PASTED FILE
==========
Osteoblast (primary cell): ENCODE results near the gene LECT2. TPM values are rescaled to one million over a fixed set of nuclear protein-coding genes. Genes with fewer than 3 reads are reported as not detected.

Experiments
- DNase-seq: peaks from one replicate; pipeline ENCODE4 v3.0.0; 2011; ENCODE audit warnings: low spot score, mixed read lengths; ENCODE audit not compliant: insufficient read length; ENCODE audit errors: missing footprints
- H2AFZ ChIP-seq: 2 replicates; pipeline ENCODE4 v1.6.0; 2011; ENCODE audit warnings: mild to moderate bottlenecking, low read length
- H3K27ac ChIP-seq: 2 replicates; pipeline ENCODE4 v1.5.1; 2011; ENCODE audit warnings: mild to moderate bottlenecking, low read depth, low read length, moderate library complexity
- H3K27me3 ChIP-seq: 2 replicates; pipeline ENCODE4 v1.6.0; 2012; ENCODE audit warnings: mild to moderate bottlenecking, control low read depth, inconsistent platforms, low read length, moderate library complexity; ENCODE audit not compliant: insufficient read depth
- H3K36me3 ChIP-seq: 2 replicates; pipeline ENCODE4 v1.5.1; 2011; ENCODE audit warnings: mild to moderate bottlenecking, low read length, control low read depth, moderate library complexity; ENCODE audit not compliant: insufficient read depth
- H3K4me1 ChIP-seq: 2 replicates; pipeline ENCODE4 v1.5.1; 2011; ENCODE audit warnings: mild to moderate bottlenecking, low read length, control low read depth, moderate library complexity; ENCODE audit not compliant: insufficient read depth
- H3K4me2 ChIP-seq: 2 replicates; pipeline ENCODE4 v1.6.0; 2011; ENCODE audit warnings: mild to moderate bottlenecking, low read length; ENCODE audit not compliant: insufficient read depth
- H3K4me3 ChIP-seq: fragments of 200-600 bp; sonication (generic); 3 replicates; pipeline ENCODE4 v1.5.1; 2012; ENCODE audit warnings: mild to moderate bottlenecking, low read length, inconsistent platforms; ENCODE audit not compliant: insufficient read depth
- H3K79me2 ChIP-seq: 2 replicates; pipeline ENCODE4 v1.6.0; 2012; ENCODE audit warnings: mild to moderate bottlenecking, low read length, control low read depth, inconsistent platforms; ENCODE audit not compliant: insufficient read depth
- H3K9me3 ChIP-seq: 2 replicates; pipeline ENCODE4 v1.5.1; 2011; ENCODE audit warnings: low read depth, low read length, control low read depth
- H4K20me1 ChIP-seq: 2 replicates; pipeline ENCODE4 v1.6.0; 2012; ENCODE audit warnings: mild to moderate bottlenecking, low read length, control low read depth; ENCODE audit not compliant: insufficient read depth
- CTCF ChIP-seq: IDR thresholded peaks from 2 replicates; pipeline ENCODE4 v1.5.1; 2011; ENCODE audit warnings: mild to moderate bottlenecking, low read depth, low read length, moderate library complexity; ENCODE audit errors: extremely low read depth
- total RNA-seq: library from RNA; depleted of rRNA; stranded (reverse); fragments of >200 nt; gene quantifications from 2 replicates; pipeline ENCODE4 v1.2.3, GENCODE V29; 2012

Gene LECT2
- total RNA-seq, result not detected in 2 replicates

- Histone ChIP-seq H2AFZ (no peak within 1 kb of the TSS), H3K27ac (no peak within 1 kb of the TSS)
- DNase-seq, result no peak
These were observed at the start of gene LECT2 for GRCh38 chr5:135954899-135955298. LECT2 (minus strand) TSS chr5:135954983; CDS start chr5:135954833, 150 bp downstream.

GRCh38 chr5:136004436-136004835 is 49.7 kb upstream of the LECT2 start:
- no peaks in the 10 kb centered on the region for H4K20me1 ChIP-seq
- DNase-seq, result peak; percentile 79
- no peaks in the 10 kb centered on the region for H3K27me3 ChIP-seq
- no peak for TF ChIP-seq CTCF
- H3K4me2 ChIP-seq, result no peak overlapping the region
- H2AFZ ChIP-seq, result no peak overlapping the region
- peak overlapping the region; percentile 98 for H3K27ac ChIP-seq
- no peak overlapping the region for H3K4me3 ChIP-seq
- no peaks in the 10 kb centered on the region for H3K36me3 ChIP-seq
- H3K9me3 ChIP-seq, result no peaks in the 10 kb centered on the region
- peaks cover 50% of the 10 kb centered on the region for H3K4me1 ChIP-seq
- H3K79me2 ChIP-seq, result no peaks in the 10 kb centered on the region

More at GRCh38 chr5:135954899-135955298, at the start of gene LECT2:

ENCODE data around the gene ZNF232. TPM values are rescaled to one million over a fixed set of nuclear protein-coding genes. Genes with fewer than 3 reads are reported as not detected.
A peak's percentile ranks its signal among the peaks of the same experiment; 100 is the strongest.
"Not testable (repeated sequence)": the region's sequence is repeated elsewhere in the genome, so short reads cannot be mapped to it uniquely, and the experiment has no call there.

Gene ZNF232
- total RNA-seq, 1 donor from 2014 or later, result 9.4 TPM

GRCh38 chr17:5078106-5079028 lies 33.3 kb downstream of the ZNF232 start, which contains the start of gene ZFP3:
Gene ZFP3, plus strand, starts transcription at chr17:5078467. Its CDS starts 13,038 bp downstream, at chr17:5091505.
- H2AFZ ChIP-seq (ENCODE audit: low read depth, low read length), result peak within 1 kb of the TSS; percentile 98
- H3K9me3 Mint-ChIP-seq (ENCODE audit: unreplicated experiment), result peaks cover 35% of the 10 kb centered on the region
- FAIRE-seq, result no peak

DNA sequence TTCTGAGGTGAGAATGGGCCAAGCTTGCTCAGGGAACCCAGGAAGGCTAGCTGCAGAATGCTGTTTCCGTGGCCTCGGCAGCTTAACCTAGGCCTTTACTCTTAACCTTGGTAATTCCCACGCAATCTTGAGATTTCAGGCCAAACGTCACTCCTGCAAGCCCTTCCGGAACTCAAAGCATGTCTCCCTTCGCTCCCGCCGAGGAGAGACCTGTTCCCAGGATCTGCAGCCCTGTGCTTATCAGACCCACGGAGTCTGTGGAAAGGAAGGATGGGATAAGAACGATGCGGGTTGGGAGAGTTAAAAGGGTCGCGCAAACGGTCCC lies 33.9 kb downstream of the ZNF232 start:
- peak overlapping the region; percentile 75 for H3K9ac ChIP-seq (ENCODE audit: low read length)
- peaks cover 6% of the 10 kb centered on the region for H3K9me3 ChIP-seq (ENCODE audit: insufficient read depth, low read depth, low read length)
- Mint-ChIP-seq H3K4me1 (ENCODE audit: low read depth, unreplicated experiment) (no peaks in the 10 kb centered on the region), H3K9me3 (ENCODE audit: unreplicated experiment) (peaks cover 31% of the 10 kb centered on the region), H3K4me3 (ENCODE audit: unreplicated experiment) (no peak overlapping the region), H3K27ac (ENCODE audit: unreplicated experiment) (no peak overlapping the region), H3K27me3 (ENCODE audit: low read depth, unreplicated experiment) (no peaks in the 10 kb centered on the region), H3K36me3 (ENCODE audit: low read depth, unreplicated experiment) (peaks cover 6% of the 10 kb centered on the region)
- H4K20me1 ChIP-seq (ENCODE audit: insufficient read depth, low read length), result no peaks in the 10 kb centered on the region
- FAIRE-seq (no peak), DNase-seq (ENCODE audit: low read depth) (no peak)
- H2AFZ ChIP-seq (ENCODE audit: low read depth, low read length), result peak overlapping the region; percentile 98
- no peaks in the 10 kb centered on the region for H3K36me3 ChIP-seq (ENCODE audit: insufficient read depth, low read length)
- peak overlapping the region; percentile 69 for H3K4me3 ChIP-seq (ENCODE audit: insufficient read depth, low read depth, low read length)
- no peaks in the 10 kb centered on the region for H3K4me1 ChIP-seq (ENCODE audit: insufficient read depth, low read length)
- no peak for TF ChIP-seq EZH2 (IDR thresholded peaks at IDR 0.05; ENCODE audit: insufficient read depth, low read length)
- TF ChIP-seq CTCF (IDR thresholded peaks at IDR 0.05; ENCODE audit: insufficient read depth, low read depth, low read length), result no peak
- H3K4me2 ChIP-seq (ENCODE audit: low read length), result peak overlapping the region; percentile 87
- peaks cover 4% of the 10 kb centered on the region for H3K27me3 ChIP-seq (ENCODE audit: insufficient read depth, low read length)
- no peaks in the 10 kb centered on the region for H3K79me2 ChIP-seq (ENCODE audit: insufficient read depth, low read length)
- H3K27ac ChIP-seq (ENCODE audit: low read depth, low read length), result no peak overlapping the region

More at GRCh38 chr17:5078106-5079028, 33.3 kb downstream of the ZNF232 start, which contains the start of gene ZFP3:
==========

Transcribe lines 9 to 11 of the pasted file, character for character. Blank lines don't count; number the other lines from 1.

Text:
- H3K4me2 ChIP-seq: 2 replicates; pipeline ENCODE4 v1.6.0; 2011; ENCODE audit warnings: mild to moderate bottlenecking, low read length; ENCODE audit not compliant: insufficient read depth
- H3K4me3 ChIP-seq: fragments of 200-600 bp; sonication (generic); 3 replicates; pipeline ENCODE4 v1.5.1; 2012; ENCODE audit warnings: mild to moderate bottlenecking, low read length, inconsistent platforms; ENCODE audit not compliant: insufficient read depth
- H3K79me2 ChIP-seq: 2 replicates; pipeline ENCODE4 v1.6.0; 2012; ENCODE audit warnings: mild to moderate bottlenecking, low read length, control low read depth, inconsistent platforms; ENCODE audit not compliant: insufficient read depth